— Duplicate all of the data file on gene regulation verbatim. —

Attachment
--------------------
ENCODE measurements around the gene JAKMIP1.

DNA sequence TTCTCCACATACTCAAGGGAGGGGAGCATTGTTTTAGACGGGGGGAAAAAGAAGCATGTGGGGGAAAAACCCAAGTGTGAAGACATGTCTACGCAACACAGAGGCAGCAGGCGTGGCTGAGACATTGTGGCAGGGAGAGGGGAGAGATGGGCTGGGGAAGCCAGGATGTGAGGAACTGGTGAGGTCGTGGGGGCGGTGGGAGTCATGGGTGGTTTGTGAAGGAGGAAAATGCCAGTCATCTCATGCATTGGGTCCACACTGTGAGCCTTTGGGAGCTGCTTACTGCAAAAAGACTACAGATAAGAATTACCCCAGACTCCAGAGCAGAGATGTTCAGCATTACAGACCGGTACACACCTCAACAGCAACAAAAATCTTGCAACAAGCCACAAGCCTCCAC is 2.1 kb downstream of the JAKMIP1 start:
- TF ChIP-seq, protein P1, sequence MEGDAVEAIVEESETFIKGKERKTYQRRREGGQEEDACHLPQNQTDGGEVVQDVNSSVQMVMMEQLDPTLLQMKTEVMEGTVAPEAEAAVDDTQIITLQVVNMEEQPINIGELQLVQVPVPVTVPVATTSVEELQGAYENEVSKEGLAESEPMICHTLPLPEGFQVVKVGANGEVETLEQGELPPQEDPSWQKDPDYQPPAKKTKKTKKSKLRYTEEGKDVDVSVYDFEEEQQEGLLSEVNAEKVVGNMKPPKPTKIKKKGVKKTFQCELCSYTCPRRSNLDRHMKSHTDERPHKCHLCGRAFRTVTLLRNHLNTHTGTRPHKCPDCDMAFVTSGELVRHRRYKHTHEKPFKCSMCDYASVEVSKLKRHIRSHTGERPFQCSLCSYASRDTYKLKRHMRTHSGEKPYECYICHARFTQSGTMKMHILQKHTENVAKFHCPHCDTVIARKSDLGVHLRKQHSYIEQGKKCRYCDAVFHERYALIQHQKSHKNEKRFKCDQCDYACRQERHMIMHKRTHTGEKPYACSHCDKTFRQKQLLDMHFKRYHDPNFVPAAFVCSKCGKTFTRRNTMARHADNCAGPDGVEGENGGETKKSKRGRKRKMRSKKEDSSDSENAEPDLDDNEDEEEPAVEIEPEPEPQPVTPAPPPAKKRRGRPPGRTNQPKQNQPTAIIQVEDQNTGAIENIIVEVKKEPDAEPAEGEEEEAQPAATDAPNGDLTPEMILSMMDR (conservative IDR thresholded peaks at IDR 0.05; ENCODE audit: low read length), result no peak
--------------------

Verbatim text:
ENCODE measurements around the gene JAKMIP1.

DNA sequence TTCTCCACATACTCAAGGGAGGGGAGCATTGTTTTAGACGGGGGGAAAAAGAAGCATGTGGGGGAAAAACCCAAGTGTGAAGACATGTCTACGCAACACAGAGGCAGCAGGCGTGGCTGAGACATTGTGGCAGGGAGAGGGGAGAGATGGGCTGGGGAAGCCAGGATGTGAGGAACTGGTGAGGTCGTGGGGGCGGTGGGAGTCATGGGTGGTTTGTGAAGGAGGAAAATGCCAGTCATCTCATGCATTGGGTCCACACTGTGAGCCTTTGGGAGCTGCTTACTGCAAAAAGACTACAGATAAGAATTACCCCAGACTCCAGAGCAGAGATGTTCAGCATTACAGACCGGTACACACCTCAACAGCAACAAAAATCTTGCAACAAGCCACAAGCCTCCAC is 2.1 kb downstream of the JAKMIP1 start:
- TF ChIP-seq, protein P1, sequence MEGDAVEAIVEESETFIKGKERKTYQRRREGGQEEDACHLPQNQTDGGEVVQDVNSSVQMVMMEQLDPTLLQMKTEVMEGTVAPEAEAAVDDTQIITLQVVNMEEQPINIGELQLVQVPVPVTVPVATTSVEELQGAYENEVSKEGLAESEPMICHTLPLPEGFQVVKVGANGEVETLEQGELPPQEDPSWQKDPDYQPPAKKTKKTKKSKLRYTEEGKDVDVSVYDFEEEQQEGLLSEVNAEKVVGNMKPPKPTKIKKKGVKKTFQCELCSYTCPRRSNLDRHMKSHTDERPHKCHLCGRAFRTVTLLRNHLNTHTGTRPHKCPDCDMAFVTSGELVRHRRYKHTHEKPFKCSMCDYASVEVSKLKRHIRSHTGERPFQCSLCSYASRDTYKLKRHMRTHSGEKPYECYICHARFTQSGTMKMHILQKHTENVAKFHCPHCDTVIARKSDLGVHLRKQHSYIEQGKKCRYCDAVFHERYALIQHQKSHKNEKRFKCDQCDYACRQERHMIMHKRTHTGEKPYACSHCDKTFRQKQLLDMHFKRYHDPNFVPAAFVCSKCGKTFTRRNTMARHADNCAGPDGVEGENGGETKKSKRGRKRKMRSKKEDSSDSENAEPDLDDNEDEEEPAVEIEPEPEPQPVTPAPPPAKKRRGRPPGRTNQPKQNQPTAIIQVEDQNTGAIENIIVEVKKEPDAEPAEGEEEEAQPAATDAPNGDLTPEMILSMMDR (conservative IDR thresholded peaks at IDR 0.05; ENCODE audit: low read length), result no peak